Ever since moving to Halifax from India, I’ve wanted to visit Africville. Recently I had the chance to go there with two of my colleagues.
After driving down a winding road alongside trucks bound for the adjacent container pier, we reached the Africville Museum situated in a park at 5795 Africville Rd. It’s a replica of a little church. There were no houses, no people, and no children playing around. Deserted. But the exhibits inside the museum took me through the history of Africville and its destruction, and the efforts of the community to keep the memories alive.
The museum, opened in 2012, stood on the park with a sweeping view of the land where the Black community had lived and flourished by the Bedford Basin. Residents faced many indignities imposed by the authorities. These included setting up a slaughterhouse, a prison, an infectious diseases hospital, human waste disposal pits, a dump, encroaching railway lines and industrialization in Africville’s backyard.
Africville was a thriving community but while the rest of Halifax had sewers, clean water, and street lighting, it had none of these. Landowners in Halifax had deeds and legal titles, but the city considered the inhabitants of Africville to be squatters. In the 1960s, city workers destroyed Africville to make way for industrial development.
The final indignity Africville suffered was shocking. Workers razed homes to the ground, demolishing the church early one morning. Residents and their belongings were transported to new locations in dump trucks.
I would have thought that such degrading treatment would leave a community totally devastated, destroying their will to survive. But that never happened. Their invincible spirit lived on and they were determined to remain a community and to reclaim Africville.
From 1972, former residents began holding picnics, church services, and weekend gatherings on the site of Africville. Organizers formed the African Genealogy Society (AGS) in 1982. The following year saw the first Africville Reunion.
I could imagine the joy and enthusiasm. Since then, it has become an annual event every July.
My colleagues and I were fortunate to meet museum general manager Juanita Peters and have a long chat. She’s a playwright, actor, and film director. She had us spellbound with her stories of Black Nova Scotian heritage. Her words painted pictures for me and I saw the stories of Africville inhabitants played out on my mind’s screen.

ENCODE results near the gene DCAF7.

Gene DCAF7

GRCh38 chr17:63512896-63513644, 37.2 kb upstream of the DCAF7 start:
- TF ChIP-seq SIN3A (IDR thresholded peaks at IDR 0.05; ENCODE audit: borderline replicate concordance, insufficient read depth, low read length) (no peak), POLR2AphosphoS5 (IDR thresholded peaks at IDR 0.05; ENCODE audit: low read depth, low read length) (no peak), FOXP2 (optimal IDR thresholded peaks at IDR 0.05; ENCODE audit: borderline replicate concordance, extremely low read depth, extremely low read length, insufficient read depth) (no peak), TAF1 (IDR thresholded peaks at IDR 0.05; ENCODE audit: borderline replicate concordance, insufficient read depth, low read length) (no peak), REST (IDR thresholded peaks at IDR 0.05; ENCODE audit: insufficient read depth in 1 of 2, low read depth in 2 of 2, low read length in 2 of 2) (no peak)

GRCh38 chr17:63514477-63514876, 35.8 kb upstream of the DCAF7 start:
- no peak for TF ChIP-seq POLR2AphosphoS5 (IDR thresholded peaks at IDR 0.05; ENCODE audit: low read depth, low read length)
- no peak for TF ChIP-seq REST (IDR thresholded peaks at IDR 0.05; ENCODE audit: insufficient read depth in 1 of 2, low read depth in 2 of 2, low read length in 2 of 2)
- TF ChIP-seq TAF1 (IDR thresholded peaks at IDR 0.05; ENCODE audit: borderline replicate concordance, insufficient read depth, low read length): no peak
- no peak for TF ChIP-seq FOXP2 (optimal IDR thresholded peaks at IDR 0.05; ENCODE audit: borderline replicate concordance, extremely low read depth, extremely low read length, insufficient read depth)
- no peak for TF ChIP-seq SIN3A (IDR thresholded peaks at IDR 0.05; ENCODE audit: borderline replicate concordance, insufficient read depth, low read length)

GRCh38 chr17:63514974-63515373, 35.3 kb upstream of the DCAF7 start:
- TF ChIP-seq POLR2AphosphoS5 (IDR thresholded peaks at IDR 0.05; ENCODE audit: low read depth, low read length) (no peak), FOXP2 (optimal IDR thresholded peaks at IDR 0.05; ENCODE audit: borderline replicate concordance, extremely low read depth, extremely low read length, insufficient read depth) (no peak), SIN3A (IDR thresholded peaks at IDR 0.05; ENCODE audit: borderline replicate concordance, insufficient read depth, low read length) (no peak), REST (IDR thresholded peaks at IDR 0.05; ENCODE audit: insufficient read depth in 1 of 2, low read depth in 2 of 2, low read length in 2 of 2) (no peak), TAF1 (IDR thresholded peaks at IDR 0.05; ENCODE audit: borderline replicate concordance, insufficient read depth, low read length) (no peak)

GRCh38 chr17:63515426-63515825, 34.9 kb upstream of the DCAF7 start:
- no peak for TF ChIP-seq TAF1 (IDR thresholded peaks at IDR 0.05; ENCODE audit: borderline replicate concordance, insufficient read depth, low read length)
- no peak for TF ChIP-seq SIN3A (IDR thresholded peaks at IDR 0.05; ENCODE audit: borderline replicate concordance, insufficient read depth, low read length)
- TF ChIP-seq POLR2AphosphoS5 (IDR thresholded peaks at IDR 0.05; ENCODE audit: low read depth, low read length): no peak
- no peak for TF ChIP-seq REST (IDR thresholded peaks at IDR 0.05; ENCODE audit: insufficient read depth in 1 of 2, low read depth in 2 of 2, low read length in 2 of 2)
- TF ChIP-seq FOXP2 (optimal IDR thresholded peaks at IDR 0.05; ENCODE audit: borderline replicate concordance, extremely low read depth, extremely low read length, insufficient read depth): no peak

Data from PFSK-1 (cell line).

Although the citizens of Africville were marginalized, she told us of their happiness. They built a strong, close knit community, sharing their joys and sorrows, and helping each other. Their strength was in their unity. The later stories of loss and separation were heart-wrenching; tales of pain, anguish, and frustration.
Peters talked about the future plans of the Africville Heritage Trust, which was established in 2010 to manage the museum and the Africville Interpretive Centre. The Trust aims to make the museum a venue for telling the true story of Africville and to share the contributions of the local Black community. The large hall in the basement of the church serves as a community centre for various social activities for the local people. The museum also functions as a contact point for the former Africville residents and their descendants.
In 1996, the federal government declared Africville a National Historic Site. The citation called it “a site of pilgrimage for people honouring the struggle against racism.” On Feb. 24, 2010, then-mayor Peter Kelly apologized for the destruction of Africville. The city built a replica of the destroyed church, and the area was renamed Africville Park.
It is heartening to note that The United Nations has acknowledged that the people of Africville should be compensated for past injustices. Some parts of the Africville story will soon be incorporated into the Ontario Black History Society’s new national exhibit, Black History is Canadian History: Continuing the Conversation. I hope this will lead to a better understanding of the rich culture and the contributions of African Canadians.
But, will these meagre attempts suffice to recompense the people of Africville for their untold sufferings and irreplaceable losses? Eddie Carvery was the last person to be removed from Africville in 1969. But he couldn’t stay away.
The next year he returned to his destroyed home and pitched a tent there. He continued to live in the demolished Africville site for more than 30 years, protesting against the destruction of his community and demanding justice for his people. He demanded that the land be returned to its rightful owners.
Spending time at Africville was an emotional experience for me. I couldn’t accept the fact that certain sections of society should be marginalized and treated with disrespect. Eddie Carvery’s quest for freedom and justice resounds in the hearts of many. When will we all achieve real freedom?
CORRECTION: Due to a copyediting error, the print version of this story misstated the name of the Afro-American Genealogy Society. Halifax Magazine regrets the error.